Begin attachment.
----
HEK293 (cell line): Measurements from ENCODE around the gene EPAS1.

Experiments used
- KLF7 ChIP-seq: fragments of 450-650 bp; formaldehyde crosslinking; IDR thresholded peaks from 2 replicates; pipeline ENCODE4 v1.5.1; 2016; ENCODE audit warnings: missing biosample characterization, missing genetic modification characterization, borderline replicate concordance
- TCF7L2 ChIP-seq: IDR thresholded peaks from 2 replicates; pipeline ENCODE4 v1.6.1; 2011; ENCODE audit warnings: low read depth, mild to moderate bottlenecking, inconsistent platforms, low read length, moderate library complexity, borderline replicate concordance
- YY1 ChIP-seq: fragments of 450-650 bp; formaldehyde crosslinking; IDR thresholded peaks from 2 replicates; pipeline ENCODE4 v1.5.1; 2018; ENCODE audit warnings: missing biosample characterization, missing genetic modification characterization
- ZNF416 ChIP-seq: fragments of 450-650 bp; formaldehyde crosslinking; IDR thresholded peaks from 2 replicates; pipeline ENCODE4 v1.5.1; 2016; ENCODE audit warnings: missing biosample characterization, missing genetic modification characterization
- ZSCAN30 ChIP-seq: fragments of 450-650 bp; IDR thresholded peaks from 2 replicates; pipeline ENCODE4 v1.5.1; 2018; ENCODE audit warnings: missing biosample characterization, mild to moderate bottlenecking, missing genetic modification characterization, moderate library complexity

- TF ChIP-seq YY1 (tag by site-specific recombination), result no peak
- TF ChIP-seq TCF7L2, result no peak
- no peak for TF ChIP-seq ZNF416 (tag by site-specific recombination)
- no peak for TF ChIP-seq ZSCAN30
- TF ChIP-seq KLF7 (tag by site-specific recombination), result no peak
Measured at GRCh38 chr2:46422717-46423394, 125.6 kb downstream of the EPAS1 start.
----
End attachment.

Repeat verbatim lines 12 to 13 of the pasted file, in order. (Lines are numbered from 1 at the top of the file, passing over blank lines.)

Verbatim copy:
- TF ChIP-seq KLF7 (tag by site-specific recombination), result no peak
Measured at GRCh38 chr2:46422717-46423394, 125.6 kb downstream of the EPAS1 start.